An eye exam could show you how likely your death rate is in the following decade

  • A study found that those with older retinas than they actually are were more at risk. 
  • A 1 year gap in age between them resulted in a 22% higher chance of dying 
  • Retina age scans could be a screening tool to find at risk people, experts hope
  • Researchers examined 36,000 retina scans from Britons and conducted international research 

Researchers suggest that eye scans may be used in the future to determine your death risk. 

Researchers claim that the retina is a window, allowing doctors to get a better look at someone’s health. 

Australian scientists now link a larger’retina age gap’ with a higher risk of dying. 

Gap is defined as the difference in someone’s estimated biological age and chronological age. 

This can be done by an AI program which analyzes images from the fundus. This service is offered by some opticians on the high streets. 

According to Australian researchers who followed volunteers over 11 years, people with gaps greater than ten years were 67% more likely to die.  

For every year that there were gaps, academics estimated that there would be a 2 percent increase in death risk. 

Experts analysed retina scans taken from 36,000 Britons, they found those with retinas older than their biological age were at increased risk of death. Each one year gap between a person's retina age and their biological age was associated with a 2 per cent increased risk of death

Analyzing retina scans of 36,000 Britons, experts found people with retinas that were older than their biological age had a higher risk of dying. A 2 percent increase in death risk was found for every year that a person has been separated by their retina age from their biological age. 

What’s the retina? 

One layer of cells that lies behind the pupil and at the rear of the eyeball is the retina.

It converts light entering the eye into chemical signals.

These chemical messages reach the brain, and are interpreted by the eyes to form the visual images we see.

Recent studies suggest that scanning the retina can be a useful way to identify heart disease.

This is because poor circulation, a possible early indicator of heart disease, can cause parts of the retina to die, leaving a permanent mark.  

When performing a routine eye exam, optometrists often examine the retinas in both eyes to identify other health issues.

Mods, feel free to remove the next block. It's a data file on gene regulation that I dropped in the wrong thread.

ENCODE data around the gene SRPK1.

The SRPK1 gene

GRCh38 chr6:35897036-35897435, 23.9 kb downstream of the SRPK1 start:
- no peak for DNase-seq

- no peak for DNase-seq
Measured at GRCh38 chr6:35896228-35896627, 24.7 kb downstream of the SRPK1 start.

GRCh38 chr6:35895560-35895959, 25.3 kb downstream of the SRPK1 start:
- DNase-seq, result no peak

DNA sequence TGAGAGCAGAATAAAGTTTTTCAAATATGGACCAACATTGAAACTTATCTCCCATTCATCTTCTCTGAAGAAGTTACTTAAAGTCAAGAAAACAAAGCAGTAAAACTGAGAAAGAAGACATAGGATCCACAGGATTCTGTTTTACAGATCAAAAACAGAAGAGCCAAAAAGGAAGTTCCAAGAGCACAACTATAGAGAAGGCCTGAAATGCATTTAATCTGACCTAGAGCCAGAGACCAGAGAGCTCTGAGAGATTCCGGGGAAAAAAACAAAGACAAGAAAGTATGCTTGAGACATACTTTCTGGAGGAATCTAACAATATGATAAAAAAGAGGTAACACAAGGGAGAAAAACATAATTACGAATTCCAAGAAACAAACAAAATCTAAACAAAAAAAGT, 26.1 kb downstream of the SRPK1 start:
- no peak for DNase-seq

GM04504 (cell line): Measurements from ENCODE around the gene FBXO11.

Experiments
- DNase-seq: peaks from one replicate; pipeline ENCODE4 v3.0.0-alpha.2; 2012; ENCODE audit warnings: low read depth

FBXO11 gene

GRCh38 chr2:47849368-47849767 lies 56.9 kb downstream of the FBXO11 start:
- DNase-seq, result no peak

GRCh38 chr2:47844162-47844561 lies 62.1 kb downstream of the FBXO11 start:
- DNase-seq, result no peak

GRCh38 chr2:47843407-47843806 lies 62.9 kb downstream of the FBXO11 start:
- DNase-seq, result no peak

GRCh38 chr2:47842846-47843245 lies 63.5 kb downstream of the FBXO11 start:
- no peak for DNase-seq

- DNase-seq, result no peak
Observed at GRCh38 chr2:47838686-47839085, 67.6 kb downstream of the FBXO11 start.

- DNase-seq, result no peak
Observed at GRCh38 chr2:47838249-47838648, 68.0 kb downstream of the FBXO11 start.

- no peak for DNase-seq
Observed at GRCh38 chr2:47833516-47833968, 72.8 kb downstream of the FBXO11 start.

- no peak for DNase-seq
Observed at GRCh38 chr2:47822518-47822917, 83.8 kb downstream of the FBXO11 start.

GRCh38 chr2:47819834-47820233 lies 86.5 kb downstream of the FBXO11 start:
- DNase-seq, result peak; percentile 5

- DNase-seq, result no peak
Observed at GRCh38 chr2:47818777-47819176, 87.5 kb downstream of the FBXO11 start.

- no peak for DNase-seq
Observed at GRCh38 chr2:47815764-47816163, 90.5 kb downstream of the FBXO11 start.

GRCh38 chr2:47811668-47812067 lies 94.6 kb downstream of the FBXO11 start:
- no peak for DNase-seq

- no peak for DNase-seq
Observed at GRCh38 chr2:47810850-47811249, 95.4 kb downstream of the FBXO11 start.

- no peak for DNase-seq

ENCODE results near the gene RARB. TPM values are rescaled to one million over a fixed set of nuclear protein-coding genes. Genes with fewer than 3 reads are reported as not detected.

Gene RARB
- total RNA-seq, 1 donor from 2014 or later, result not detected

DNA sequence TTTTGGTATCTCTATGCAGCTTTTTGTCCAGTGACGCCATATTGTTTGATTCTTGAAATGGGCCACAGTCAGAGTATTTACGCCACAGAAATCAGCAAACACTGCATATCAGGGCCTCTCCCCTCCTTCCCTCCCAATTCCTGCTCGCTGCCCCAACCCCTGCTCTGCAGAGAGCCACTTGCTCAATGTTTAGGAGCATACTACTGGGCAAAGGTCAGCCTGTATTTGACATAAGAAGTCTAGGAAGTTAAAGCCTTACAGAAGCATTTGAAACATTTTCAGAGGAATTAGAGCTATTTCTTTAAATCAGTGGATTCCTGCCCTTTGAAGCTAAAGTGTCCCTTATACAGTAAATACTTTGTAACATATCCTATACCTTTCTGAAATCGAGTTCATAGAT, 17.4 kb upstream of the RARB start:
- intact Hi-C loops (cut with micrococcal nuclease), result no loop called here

Some UK optometrists can perform more detailed, specialised retina scans. However, these may not be included in the standard eye test.  

Melbourne’s Centre for Eye Research developed an artificial intelligence algorithm for predicting retinal age using almost 19,000 fundus scannings. 

These estimates came within three and a half years on the average of the actual age for each person. 

Next, they assessed the difference in retinal age between 36,000 individuals who had been taken from UK Biobank. 

Over half of those with retinas were three years or more older than their real biological age. 

Research published in British Journal of Ophthalmology found that some had retinas 10 years old. 

The data was then combined with the health information from participants over an average period of 11 years. This allowed them to connect causes of death and their retinal age gap. 

1,800 (or 5 percent) participants perished during this period. The vast majority of participants were affected by heart disease, dementia and cancer.    

An increase in the risk of death due to other diseases such as heart disease and cancer was seen with large age-aps.

Similar results were also obtained by researchers using left-eye images of the retina, which was used in a parallel study.

One of the authors Dr Lisa Zhuoting Zhu said that these findings suggested that retinal age could be a clinically important biomarker for ageing. 

“The retina provides a unique and accessible window to assess the pathological process of systemic neurological disease, which is associated with an increased risk of death.

“This hypothesis was supported by past studies which suggested that retinal images could provide insight into cardiovascular risk factors, chronic renal diseases and systemic biomarkers.

The light-sensitive nerve tissue layers at the back and retina scans have previously been used for warning signs of cardiovascular disease.